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J Orthop Trauma. 2012 Jun;26(6):334-40. doi: 10.1097/BOT.0b013e3182254ea3.

A biomechanical comparison of a locking plate, a nail, and a 95° angled blade plate for fixation of subtrochanteric femoral fractures.

Author information

  • 1R Adams Cowley Shock Trauma Center, Department of Orthopaedics, University of Maryland School of Medicine, Baltimore, MD 21201, USA.

Erratum in

  • J Orthop Trauma. 2012 Aug;26(8):498. Turen, Clifford H [added]; Hsieh, Adam H [added]; Nascone, Jason W [added].



To compare the biomechanical performance of a cephalomedullary nail (CMN), a proximal femoral locking plate, and a 95° angled blade plate in a comminuted subtrochanteric fracture model.


A comminuted subtrochanteric femoral fracture model was created with a 2-cm gap below the lesser trochanter in 15 pairs of human cadaveric femora confirmed to be nonosteoporotic. The femora were randomized to treatment with one of the previously mentioned 3 devices. Each was tested under incrementally increasing cyclic load up to 90,000 cycles from 50% to 250% of body weight to simulate progressive weight bearing during 3 months of an average 700-N (approximately, 70 kg or 150 lb) person. Force, number of cycles, and total load sustained to reach 10 mm of displacement were compared. Failure modes were also noted.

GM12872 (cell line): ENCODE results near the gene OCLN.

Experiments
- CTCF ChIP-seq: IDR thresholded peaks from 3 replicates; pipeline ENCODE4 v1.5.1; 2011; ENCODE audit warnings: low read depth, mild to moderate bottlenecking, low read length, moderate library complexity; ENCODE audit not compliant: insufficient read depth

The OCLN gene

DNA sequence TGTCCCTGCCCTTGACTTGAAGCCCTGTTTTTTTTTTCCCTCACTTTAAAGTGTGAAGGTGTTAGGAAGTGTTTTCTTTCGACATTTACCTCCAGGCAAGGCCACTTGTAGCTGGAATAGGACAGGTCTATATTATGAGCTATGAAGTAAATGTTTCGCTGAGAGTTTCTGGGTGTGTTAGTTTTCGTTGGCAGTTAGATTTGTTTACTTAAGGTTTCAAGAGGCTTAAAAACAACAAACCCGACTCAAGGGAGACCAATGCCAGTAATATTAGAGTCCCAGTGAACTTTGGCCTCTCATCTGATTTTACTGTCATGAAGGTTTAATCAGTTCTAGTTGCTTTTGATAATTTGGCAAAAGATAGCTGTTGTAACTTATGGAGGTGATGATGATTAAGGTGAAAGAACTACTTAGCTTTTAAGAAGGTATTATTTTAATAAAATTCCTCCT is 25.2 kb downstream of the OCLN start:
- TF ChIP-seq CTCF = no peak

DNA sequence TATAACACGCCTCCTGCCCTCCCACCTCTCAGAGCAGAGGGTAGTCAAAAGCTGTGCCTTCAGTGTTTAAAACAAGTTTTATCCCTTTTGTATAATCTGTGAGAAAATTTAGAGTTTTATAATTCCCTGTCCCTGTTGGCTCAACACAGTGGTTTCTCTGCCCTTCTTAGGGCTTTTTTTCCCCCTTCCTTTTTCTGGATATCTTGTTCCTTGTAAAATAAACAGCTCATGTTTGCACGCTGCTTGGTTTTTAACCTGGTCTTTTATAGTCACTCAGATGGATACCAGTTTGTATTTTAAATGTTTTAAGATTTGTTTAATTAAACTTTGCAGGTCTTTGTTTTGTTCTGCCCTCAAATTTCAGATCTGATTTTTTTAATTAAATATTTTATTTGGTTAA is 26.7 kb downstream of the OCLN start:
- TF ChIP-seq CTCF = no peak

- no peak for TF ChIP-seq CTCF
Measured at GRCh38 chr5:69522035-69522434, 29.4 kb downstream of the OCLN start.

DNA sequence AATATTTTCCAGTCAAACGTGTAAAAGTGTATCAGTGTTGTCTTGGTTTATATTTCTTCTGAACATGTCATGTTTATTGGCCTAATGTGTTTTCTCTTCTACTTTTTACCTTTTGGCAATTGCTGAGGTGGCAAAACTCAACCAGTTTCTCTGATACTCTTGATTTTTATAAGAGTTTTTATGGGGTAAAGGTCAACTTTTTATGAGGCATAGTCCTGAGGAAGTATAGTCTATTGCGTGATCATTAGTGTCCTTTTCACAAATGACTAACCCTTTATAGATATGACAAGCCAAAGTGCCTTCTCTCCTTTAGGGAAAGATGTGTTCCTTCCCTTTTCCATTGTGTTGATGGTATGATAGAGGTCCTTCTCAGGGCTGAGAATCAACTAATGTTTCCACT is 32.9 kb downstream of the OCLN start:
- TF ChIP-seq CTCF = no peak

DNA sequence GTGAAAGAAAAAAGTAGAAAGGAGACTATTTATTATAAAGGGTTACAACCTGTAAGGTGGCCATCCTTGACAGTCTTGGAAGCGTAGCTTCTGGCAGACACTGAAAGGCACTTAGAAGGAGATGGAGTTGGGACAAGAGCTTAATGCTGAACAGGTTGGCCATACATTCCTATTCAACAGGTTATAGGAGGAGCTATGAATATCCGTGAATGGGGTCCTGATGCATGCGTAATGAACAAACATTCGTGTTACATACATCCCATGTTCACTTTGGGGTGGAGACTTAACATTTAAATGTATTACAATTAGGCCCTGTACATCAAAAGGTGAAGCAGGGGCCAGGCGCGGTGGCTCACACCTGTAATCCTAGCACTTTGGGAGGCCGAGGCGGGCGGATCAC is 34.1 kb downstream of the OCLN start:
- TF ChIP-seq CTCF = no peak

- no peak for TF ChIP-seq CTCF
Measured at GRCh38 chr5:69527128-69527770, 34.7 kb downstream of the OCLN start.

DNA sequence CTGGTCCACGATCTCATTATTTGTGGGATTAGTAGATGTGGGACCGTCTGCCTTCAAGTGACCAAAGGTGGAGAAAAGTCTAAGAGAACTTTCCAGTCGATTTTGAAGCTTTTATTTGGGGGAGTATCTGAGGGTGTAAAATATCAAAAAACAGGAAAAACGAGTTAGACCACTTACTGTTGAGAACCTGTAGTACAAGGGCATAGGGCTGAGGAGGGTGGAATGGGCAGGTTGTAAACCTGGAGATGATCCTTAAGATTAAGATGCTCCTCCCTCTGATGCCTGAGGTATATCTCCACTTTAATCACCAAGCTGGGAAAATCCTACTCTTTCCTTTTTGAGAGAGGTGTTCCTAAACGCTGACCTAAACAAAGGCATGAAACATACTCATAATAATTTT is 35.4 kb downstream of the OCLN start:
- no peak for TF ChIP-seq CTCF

The CMN construct withstood significantly more cycles, failed at a significantly higher force, and withstood a significantly greater load than either of the plate constructs (P < 0.001). Varus collapse was significantly lower in the CMN construct (P < 0.0001). Modes of failure differed among implant-bone constructs with damage to the femoral head through implant cutout in 5 of 10 blade plate specimens and 2 of 10 CMN specimens, whereas no damage to the femoral head bone was observed in any of the locking plate constructs.


The CMN construct was biomechanically superior to either the locking plate or 95° blade plate constructs. The locking plate construct was biomechanically equivalent to the blade plate construct.

[PubMed - indexed for MEDLINE]
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